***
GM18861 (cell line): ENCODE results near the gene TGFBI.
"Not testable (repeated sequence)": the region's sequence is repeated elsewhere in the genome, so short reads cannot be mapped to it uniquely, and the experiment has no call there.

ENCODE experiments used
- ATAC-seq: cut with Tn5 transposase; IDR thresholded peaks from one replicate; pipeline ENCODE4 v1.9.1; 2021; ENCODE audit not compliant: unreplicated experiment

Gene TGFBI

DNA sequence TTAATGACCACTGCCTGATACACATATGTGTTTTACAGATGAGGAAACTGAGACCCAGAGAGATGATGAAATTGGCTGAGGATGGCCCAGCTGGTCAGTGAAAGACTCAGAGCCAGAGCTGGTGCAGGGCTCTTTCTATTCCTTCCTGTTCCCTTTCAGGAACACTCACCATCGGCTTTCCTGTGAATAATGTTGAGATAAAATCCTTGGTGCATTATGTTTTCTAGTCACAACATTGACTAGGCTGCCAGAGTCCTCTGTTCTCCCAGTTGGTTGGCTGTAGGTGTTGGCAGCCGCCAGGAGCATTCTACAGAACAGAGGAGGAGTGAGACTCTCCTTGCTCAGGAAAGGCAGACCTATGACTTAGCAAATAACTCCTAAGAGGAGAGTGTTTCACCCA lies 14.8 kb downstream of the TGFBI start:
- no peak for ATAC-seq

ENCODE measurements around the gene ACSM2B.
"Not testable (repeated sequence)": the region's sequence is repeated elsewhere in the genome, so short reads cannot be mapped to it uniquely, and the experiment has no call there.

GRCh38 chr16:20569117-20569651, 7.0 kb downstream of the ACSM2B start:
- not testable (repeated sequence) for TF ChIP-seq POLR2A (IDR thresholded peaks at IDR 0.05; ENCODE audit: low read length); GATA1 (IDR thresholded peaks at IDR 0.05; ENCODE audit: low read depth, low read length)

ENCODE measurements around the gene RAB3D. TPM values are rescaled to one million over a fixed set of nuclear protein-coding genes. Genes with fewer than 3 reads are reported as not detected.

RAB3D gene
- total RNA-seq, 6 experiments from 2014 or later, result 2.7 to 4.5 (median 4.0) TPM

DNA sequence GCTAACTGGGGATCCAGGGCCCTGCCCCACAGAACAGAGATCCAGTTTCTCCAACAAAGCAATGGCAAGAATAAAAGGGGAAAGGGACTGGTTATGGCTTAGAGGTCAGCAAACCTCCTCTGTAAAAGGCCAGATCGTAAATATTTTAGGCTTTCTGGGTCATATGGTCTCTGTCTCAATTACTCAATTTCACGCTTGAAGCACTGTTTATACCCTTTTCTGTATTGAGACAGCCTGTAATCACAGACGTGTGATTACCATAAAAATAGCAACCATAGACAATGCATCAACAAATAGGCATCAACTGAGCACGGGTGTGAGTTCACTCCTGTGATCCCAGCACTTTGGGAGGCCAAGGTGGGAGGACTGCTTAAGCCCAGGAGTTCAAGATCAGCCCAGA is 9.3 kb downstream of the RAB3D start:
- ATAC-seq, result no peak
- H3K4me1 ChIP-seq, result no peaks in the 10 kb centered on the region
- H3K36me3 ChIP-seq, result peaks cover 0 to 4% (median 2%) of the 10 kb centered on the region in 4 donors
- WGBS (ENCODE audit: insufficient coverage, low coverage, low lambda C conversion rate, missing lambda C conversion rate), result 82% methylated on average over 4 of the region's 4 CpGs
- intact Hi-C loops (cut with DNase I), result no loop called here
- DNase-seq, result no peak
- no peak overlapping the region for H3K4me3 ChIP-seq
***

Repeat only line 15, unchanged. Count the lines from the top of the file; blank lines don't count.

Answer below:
DNA sequence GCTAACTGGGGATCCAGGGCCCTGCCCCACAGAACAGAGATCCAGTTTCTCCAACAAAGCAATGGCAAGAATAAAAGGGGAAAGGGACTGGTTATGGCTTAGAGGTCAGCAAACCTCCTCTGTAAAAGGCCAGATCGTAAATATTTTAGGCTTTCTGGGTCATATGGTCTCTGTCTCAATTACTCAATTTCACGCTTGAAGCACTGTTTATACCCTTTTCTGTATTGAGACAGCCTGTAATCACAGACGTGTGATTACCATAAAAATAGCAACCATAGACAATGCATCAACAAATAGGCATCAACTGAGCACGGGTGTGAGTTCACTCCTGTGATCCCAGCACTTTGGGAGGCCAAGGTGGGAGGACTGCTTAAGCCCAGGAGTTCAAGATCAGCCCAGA is 9.3 kb downstream of the RAB3D start: